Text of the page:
CNBC's Simon Hobbs reports on all the market moving events in Europe today, including top gainers in the European market.» Read More
Britain's economy is unlikely to grow as fast as before the financial crisis because its most productive sectors have been hardest hit, jeopardising government plans to cut the deficit, reports the FT.
Rumor in the market today is that another 60 billion Euros will be flowing to Greece from the EU or the IMF, or maybe both. It really should come from the IMF in my mind since they are the yahoo's that predicted long term interest costs for Greece would be 5.6% in 2012. While there is always a chance for a miracle, long term Greek bonds are at an almost 16% yield. So if Greece is to get money, it'll have to come from the EU or the IMF.
Germany and the rest of Europe will loan Athens more money to keep Greece servicing its debt and prevent writedowns by European governments and banks on loans they've already made to Greece.
The euro has dropped more than 5% against the dollar in a matter of days. But this strategist says it won't last.
Rumor time for the euro, good times for commodity currencies. Time for your daily FX Fix.
CNBC's Simon Hobbs has the story on what the Greeks owe that makes the rest of Europe so scared.
The plan to deal with the euro zone debt crisis and avoid restructuring before 2013 is failing, Willem H. Buiter, Chief Economist at Citi Investment Research and Analysis said on Tuesday.
Europe should help countries that are in trouble but these countries need to show that they are tackling their deficit problems themselves, like Britain has done, UK Chancellor of the Exchequer George Osborne told CNBC in an interview Tuesday.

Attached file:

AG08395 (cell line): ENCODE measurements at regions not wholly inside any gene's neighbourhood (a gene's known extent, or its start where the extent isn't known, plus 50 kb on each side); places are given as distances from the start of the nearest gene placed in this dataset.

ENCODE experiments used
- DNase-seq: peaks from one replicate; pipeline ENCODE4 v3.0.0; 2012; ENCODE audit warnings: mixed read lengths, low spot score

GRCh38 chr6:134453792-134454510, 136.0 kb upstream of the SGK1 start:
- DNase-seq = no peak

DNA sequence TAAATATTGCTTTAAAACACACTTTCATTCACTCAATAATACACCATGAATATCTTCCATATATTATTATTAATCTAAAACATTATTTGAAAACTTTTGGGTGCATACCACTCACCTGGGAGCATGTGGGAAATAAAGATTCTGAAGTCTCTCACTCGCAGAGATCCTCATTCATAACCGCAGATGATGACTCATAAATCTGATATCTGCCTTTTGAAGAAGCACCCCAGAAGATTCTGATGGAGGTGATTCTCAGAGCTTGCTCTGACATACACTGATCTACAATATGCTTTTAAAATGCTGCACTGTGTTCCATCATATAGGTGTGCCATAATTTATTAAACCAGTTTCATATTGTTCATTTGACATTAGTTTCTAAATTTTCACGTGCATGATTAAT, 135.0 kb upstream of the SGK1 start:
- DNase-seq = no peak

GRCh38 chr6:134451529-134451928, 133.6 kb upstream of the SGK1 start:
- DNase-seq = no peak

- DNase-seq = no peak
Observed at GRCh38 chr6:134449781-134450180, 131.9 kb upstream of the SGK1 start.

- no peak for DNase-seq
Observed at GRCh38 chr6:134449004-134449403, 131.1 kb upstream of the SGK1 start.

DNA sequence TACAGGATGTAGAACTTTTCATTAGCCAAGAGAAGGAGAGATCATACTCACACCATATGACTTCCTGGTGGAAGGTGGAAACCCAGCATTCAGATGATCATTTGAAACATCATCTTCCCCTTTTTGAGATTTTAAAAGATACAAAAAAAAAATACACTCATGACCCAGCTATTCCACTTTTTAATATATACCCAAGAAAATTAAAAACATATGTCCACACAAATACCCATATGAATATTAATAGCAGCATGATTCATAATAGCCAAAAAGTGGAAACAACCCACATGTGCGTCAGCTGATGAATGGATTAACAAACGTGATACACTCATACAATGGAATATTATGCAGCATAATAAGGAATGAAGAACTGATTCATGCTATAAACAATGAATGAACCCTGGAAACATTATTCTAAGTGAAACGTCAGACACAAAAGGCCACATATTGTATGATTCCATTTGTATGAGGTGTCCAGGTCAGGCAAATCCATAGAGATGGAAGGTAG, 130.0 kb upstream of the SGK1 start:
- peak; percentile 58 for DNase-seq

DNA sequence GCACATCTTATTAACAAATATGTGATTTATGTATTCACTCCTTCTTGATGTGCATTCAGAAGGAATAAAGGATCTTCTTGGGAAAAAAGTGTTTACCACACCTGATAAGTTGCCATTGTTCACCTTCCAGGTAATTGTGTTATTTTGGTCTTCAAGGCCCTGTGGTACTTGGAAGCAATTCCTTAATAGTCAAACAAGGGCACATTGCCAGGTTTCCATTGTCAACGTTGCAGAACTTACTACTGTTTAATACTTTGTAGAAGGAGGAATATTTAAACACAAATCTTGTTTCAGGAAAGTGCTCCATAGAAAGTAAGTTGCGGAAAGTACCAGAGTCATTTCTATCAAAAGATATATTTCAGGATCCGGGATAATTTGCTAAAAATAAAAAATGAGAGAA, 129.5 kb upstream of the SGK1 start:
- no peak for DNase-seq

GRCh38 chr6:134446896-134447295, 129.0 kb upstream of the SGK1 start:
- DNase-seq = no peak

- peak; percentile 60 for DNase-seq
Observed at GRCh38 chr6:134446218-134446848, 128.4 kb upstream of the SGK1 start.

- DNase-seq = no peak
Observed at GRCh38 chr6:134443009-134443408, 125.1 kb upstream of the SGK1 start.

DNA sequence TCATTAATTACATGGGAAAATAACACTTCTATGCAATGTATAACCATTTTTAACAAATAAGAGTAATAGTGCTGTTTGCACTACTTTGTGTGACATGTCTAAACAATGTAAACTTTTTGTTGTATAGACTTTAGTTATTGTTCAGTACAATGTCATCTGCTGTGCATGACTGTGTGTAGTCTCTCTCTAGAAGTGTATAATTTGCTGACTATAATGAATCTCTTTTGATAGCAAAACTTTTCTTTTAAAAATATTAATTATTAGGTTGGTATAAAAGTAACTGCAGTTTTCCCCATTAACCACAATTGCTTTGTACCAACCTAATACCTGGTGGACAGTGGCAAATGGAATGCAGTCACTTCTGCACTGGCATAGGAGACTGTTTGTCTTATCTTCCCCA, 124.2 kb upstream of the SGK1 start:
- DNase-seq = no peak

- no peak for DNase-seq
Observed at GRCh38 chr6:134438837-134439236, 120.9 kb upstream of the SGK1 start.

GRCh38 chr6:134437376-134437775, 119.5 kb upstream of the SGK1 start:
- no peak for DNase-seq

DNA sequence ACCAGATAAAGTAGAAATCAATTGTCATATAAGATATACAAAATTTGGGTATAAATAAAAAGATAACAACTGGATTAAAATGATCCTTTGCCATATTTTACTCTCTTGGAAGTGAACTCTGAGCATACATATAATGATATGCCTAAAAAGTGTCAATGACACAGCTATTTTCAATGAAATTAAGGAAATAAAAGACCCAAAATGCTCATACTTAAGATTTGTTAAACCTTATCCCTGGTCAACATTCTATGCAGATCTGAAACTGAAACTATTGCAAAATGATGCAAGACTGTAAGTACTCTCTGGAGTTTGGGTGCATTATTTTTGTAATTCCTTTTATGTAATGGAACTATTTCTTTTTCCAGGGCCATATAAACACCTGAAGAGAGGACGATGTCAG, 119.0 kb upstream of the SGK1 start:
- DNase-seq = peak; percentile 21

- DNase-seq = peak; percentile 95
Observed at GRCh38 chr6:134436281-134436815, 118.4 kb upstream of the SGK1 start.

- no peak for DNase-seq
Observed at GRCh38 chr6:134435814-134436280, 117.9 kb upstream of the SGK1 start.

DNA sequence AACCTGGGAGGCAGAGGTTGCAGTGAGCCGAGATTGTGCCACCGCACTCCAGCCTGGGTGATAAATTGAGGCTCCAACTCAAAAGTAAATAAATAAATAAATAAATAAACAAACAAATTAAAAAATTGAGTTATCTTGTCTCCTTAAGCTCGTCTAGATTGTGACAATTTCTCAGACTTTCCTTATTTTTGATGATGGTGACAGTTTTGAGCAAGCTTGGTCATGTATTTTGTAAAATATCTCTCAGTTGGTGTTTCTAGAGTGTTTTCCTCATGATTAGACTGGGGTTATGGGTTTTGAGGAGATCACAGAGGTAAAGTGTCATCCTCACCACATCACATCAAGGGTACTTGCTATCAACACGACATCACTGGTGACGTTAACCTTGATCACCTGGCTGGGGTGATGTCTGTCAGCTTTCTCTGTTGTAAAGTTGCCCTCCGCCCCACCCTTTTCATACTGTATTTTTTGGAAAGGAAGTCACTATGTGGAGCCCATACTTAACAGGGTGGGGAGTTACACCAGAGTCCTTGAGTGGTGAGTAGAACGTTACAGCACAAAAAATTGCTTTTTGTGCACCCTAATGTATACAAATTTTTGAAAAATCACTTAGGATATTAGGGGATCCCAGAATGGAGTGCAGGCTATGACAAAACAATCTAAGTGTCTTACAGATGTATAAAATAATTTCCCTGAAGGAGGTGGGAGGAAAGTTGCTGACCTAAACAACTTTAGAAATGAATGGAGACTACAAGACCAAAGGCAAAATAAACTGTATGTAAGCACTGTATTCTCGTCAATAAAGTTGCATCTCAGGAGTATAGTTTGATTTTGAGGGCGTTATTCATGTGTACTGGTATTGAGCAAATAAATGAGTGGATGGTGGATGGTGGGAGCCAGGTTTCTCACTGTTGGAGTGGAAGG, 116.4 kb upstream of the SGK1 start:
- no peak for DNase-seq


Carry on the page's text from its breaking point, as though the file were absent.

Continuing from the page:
Greece on Tuesday denied a Dow Jones report that it expects a new aid package of nearly 60 billion euros ($85.71 billion) to deal with its debt crisis.
As far as Europe’s real economy is concerned, the problems on the periphery are just that, peripheral, according to Credit Suisse’s Robert Barrie.
Last week spelt the end of the inflation story and this is a reason to be bullish. That is the view of UK-based Michael Browne, a fund manager at Martin Currie.
Discussing changes in Greece's bailout program, and European economic outlook and investment opportunities, with David Marcus, Evermore Global Advisors and CNBC's Steve Liesman.
On May 4, I recommended shorting the euro against the British pound. Here's an update.
Weighing in on S&P lowering its rating on Greek debt today and what it means for investors, with Sean Egan, Egan Jones Ratings Company
Probably the most important thing you can read today is the op-ed by Timo Soini, the leader of the True Finn party, in the European edition of the Wall Street Journal.
Speculation over the weekend that Greece could leave the euro zone was “utterly unrealistic" and would be a “catastrophe” for the country and for the wider European Union, Yiannos Papantoniou, former Greek finance minister and president of the Centre for Progressive Policy Studies told CNBC on Monday.
The boss of the French banking giant has told CNBC that the European banking sector could absorb a restructuring of Greek debt, whatever form it took.
Jean Claude Trichet says the European Central Bank wants to remain flexible. Let us hope his flock of hawks and doves means this, because the next few months are going to be a bumpy ride.
Following a very volatile week for commodities and a weekend of speculation on Greek restructuring, investors are questioning if the risk-off trade is now dominating.
In recent months the euro has ignored a wall of worry about the health of three of its members and moved higher against the dollar, but this is no longer the case according to Jens Nordvig, global head of G-10 currency strategy at Nomura.